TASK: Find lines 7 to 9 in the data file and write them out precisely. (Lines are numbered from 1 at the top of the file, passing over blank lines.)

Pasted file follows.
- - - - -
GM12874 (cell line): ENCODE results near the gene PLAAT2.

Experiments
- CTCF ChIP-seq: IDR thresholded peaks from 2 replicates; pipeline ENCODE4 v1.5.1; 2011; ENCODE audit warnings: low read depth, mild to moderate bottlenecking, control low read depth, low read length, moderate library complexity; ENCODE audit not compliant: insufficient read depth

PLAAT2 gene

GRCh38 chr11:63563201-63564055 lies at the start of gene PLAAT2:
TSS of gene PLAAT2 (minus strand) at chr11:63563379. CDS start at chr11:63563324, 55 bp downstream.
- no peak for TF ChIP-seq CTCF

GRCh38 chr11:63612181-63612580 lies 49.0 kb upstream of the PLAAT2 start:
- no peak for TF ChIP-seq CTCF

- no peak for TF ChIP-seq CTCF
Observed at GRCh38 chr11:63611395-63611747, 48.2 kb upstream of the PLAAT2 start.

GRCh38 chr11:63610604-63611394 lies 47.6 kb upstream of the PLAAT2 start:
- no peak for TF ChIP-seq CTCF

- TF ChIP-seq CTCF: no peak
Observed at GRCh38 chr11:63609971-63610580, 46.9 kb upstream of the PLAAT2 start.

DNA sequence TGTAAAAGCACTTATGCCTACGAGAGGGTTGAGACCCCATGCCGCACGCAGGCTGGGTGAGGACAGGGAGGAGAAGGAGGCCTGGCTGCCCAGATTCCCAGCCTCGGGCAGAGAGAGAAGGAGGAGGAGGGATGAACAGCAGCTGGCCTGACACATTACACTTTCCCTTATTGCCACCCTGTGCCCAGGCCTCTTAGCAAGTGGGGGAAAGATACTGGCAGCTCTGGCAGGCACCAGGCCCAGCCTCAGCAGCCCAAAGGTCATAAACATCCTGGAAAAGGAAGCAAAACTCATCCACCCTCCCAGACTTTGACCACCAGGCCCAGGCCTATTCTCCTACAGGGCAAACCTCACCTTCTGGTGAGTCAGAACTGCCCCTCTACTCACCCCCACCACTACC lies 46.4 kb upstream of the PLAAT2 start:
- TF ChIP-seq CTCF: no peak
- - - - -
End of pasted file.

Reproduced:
- no peak for TF ChIP-seq CTCF

GRCh38 chr11:63612181-63612580 lies 49.0 kb upstream of the PLAAT2 start:
- no peak for TF ChIP-seq CTCF